Cranes Mate For Life, Often With Their Childhood Sweethearts


They probably went to prom and everything. Richard Seeley/Shutterstock

In what is probably the most awww-inducing story of the week, researchers have confirmed that whooping cranes mate for life, often starting their relationship as childhood sweethearts. Courting begins early and the couple spends a whole year (if not more) building a friendship before breeding, according to a new study published in the December issue of Animal Behaviour.

The fact that cranes – like many birds – form long-term monogamous partnerships is not in itself breaking news, but the formation of these couplings has been under-studied and many researchers have (wrongly) assumed relationships develop shortly before first breeding. This appears to be the first time ecologists have examined the entire life history of a migratory population of whooping cranes and analyzed the relationship between couples before breeding begins.


Claire Teitelbaum, a PhD student from the University of Georgia in Athens, Greece, and co-workers followed a group of whooping cranes that had been reintroduced into the eastern United States back in 2001, fitting each bird with a unique leg band and a transmitter. In total, there were 89 individuals who, over the course of the study, forged 58 partnerships.

The majority of these partnerships (62 percent) began associating a year or more before breeding together. And while courting usually lasted between 11 and 12 months, there were 16 cases (28 percent) where it lasted two years or more. There was at least one report of a pair who spent a long 4.5 years getting to know one another before breeding.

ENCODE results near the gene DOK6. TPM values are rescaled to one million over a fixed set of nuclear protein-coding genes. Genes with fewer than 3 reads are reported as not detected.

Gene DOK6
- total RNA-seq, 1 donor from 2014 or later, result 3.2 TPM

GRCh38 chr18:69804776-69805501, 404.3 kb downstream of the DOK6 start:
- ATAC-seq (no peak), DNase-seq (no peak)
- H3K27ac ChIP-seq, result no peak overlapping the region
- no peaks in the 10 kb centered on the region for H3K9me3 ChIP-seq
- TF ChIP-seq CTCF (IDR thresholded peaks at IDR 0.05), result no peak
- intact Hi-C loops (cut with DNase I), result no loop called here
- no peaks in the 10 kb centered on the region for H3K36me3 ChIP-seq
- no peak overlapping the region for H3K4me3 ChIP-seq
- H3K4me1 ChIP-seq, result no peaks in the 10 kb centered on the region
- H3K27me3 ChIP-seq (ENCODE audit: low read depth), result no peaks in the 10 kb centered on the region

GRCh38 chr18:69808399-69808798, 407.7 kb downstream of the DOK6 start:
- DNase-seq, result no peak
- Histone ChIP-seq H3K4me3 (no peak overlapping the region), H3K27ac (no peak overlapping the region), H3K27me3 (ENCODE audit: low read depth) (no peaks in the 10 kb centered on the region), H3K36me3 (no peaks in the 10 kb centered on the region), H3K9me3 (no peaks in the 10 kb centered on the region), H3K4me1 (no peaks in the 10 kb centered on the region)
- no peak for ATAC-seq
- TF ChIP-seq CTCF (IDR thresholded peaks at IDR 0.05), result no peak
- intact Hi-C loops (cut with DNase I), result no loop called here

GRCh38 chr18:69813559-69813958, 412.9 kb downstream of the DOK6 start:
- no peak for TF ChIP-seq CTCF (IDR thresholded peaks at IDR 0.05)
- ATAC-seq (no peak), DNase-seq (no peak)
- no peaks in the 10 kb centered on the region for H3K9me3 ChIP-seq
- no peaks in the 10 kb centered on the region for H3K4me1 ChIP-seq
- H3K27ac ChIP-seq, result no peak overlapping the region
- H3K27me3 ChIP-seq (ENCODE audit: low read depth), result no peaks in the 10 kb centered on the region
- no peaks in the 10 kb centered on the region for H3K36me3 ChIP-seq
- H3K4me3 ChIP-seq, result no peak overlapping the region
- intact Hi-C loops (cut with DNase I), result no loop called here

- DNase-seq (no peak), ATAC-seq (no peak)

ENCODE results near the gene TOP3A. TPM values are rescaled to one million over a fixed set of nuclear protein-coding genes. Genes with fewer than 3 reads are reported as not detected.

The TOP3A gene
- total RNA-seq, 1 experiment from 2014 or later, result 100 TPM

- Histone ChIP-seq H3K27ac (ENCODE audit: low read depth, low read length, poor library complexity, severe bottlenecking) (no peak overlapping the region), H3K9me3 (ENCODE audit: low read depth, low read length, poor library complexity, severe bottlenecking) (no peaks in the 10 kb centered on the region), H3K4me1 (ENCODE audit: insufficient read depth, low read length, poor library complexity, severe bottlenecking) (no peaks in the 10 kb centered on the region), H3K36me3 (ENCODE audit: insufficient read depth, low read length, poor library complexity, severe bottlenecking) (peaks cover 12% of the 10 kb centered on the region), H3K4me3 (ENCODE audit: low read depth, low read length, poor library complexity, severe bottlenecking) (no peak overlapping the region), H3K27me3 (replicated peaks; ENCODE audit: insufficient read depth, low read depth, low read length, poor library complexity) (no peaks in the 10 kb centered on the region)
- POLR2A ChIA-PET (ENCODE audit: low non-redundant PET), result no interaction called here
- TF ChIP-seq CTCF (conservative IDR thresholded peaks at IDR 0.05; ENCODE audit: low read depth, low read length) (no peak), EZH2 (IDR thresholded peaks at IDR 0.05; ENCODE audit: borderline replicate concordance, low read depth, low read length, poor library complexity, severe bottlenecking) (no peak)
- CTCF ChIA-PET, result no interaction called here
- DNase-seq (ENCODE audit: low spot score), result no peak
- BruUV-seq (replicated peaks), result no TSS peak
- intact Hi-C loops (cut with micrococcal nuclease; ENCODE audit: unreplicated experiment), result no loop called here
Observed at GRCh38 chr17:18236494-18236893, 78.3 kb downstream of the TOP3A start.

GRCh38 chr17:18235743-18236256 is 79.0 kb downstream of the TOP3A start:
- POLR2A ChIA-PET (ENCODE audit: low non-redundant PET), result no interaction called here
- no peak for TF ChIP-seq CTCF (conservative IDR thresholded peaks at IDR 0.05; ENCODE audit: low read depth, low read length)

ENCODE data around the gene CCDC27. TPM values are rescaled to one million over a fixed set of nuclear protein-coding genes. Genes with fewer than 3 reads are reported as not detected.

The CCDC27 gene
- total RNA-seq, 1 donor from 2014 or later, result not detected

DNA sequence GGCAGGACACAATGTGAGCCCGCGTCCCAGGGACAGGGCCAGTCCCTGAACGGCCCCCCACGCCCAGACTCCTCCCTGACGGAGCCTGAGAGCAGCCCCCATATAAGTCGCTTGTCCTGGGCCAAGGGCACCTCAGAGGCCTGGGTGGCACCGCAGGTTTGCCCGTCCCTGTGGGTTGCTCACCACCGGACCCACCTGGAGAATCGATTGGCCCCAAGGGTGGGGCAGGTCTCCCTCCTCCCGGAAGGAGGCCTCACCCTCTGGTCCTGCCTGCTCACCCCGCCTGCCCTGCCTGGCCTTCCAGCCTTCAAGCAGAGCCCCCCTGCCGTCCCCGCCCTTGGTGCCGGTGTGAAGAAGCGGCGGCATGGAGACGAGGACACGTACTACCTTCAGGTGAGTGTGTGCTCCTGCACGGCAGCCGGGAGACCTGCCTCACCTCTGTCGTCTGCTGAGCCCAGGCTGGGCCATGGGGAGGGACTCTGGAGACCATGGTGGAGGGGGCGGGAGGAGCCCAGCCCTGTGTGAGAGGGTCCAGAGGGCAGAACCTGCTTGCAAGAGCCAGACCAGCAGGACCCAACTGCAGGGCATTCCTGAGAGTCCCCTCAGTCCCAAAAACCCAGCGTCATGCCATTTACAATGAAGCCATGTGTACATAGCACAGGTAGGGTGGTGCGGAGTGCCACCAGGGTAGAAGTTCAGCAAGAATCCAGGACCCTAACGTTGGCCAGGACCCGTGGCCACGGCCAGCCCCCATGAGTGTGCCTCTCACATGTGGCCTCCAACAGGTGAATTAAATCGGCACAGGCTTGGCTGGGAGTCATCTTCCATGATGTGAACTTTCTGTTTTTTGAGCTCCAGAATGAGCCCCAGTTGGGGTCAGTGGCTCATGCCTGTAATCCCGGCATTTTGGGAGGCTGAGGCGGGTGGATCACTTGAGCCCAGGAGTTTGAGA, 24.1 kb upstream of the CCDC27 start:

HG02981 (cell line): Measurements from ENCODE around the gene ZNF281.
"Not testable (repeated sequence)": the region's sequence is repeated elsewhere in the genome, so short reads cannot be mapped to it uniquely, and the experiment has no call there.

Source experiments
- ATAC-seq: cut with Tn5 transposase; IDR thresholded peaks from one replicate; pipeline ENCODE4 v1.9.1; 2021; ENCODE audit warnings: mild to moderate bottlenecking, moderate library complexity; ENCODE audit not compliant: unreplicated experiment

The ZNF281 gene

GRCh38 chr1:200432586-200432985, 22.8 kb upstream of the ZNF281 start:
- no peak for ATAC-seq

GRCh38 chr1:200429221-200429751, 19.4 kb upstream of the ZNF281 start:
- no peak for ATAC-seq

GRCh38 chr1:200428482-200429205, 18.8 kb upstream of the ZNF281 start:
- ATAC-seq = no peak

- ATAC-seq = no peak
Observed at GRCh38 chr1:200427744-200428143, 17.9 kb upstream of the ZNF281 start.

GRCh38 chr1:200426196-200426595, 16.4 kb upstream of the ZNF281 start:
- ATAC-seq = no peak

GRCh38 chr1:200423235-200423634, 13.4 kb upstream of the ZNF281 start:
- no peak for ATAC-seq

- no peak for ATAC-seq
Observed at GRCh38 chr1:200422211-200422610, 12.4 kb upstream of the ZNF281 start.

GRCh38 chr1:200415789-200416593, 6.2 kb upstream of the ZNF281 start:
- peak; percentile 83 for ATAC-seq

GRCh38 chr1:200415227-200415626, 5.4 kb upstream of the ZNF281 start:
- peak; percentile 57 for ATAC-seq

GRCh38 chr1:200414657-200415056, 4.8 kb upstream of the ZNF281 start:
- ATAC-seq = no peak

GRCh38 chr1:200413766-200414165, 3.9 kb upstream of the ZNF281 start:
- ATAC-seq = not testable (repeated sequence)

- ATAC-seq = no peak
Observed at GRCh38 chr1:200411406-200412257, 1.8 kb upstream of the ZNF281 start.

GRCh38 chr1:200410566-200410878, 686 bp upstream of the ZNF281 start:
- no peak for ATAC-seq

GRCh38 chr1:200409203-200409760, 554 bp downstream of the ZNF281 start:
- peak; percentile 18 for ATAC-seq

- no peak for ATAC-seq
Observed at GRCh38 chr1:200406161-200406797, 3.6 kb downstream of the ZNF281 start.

Another interesting observation – 60 percent of couples began associating before at least one of the pair had reached sexual maturity, which happens when a bird is around three years old. This seems to suggest that there is some social advantage to finding a mate earlier rather than later. Previous research has shown that survival rates are higher among paired up birds and that an early-life match can help cranes achieve a more dominant status.

But these couplings are not entirely without a hitch. In fact, much like human relationships, they can end in divorce. The researchers noted seven separations during the study. In four cases, both individuals were able to find another partner. In the remaining three, only the females entered a second relationship. There were also 13 examples of a widowed-bird forming another partnership.


We'll have to wait and see how common this behavior is across the bird population as a whole but it does show that whooping cranes pick their partners very, very carefully. And it's probably just as well because they spend over 70 percent of their time together.


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